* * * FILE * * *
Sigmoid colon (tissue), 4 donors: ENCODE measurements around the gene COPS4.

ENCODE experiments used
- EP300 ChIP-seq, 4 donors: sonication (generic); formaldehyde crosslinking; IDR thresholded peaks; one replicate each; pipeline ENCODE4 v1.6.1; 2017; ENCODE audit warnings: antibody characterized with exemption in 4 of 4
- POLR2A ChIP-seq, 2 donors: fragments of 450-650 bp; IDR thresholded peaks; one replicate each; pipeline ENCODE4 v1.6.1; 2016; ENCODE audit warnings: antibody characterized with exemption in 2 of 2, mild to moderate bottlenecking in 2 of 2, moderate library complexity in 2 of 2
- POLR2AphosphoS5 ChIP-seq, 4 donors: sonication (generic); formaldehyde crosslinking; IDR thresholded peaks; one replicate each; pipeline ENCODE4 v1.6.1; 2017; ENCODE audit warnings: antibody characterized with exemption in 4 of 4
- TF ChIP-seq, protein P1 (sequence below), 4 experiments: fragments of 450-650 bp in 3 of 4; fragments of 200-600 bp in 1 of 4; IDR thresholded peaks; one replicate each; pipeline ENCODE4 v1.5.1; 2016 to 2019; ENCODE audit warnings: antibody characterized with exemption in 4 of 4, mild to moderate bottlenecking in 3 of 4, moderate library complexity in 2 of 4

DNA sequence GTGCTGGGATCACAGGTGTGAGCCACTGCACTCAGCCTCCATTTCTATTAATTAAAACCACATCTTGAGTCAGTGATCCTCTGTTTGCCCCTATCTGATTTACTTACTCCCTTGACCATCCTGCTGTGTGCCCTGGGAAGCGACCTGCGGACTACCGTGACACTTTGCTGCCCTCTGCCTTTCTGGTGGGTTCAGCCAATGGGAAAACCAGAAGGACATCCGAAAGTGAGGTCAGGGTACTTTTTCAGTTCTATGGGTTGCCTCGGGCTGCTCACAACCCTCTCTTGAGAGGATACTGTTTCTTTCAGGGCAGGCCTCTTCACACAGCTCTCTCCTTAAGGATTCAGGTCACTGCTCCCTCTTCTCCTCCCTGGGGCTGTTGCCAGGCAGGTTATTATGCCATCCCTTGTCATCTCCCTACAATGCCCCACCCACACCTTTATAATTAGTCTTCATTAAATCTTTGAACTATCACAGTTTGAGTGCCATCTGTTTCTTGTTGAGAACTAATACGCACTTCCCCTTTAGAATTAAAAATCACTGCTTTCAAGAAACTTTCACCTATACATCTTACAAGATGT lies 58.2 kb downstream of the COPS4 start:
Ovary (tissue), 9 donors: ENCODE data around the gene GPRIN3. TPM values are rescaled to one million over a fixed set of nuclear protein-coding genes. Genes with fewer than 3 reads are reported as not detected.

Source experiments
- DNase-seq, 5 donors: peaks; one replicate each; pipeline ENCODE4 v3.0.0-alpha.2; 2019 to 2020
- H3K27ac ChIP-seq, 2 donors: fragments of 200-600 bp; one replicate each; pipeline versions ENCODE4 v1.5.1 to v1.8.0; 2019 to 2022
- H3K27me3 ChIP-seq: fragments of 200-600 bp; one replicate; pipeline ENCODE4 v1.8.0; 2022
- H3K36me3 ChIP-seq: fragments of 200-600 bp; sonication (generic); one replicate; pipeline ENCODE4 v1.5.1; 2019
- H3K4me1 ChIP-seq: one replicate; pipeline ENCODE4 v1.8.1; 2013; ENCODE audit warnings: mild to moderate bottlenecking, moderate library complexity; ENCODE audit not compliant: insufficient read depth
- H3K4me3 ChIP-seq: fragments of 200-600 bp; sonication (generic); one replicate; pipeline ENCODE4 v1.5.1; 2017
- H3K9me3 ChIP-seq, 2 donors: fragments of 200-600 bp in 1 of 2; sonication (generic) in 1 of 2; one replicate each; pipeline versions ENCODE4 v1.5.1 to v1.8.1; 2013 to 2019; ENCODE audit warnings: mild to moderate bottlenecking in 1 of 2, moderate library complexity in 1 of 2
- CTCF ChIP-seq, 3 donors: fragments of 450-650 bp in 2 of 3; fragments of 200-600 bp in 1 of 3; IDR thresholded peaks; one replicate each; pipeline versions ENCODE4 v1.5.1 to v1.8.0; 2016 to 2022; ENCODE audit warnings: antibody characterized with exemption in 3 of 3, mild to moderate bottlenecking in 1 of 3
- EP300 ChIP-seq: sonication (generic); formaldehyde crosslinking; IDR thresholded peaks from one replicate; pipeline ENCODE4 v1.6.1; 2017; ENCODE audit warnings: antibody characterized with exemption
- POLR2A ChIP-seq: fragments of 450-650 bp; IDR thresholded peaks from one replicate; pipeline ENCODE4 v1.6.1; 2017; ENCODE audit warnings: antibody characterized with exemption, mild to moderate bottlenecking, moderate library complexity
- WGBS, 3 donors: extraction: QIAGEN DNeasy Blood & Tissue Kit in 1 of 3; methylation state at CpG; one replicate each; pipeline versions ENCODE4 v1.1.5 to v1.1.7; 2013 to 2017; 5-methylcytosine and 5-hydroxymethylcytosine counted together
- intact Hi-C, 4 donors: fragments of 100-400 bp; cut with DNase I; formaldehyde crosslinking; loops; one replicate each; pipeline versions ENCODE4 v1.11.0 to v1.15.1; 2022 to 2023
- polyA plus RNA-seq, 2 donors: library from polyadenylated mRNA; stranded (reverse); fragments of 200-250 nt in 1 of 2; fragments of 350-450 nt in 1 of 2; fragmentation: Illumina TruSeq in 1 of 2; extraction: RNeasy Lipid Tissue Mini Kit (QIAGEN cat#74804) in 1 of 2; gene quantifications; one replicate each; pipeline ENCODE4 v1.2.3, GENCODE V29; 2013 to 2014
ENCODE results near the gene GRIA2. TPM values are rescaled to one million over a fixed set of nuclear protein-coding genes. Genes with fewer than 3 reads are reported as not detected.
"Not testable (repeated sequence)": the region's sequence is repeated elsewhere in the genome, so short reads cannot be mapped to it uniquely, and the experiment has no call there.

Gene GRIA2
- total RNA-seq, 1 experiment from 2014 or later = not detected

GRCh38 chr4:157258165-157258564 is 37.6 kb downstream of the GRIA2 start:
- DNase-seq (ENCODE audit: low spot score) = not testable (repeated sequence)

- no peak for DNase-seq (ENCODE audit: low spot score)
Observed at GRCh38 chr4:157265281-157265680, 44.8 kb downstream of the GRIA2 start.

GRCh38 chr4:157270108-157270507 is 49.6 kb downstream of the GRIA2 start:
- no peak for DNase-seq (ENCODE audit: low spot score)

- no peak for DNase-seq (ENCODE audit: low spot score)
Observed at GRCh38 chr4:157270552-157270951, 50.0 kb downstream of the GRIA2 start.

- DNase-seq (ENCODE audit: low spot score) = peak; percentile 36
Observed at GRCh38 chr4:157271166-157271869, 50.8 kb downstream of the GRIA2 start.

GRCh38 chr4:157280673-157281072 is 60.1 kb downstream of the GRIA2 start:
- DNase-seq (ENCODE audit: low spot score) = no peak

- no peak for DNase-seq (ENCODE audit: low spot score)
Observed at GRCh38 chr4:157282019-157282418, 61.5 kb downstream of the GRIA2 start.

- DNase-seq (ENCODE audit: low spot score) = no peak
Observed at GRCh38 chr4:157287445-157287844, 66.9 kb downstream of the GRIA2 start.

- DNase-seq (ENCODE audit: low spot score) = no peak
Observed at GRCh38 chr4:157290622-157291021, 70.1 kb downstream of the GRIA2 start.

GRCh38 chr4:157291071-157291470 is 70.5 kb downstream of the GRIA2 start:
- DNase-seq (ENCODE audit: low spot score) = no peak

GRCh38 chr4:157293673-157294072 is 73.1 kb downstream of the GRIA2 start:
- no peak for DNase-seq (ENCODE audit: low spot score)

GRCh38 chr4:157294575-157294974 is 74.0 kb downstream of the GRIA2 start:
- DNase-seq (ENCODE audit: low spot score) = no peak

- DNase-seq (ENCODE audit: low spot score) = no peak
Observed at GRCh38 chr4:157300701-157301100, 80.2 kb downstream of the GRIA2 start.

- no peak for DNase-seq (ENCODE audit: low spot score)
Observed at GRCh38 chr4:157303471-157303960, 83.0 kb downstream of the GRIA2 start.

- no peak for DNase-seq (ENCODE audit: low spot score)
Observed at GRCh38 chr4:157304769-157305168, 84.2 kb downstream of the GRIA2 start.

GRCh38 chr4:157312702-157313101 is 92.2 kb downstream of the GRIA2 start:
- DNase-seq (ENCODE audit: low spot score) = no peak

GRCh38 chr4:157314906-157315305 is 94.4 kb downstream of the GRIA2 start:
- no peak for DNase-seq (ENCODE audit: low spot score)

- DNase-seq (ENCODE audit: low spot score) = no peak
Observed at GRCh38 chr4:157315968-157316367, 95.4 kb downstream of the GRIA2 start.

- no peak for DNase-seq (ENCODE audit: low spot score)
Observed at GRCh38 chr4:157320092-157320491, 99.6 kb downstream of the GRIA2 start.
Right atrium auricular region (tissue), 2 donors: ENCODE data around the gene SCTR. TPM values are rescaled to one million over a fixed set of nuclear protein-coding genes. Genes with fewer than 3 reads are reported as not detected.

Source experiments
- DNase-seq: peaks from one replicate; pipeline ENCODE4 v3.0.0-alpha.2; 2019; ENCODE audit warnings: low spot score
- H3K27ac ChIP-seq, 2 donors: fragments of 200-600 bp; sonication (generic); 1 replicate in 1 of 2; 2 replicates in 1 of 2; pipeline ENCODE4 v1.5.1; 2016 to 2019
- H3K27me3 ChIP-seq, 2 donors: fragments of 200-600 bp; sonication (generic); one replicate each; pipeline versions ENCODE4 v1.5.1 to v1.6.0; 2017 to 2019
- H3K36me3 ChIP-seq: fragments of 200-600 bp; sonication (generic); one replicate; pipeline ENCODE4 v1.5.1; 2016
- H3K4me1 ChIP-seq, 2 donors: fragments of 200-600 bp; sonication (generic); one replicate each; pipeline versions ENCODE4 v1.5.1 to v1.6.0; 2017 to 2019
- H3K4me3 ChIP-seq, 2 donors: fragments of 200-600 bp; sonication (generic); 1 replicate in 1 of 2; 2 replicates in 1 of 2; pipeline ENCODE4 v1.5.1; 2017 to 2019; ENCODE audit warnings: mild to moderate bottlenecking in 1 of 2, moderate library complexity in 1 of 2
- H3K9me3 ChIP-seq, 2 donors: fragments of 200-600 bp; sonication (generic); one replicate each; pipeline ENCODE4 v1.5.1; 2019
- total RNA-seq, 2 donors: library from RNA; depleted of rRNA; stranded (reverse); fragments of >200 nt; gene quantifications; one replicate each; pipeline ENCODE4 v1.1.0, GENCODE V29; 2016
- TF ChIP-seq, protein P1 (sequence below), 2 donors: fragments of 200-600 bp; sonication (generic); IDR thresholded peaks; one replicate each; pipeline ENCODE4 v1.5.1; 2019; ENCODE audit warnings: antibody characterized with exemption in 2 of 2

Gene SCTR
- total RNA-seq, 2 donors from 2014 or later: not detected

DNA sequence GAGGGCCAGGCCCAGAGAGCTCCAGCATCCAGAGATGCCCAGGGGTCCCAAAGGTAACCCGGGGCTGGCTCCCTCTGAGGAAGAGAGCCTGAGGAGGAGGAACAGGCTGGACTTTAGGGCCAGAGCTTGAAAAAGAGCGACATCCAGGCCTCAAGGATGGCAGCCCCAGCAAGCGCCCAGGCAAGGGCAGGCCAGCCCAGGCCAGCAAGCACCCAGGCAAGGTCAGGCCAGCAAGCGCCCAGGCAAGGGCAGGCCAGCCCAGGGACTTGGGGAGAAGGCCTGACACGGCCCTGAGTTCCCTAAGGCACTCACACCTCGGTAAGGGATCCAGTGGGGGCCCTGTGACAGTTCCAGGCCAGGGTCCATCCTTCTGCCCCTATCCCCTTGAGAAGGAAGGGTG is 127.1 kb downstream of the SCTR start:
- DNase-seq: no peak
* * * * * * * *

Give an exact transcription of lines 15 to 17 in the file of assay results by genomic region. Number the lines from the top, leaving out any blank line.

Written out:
- H3K4me3 ChIP-seq: fragments of 200-600 bp; sonication (generic); one replicate; pipeline ENCODE4 v1.5.1; 2017
- H3K9me3 ChIP-seq, 2 donors: fragments of 200-600 bp in 1 of 2; sonication (generic) in 1 of 2; one replicate each; pipeline versions ENCODE4 v1.5.1 to v1.8.1; 2013 to 2019; ENCODE audit warnings: mild to moderate bottlenecking in 1 of 2, moderate library complexity in 1 of 2
- CTCF ChIP-seq, 3 donors: fragments of 450-650 bp in 2 of 3; fragments of 200-600 bp in 1 of 3; IDR thresholded peaks; one replicate each; pipeline versions ENCODE4 v1.5.1 to v1.8.0; 2016 to 2022; ENCODE audit warnings: antibody characterized with exemption in 3 of 3, mild to moderate bottlenecking in 1 of 3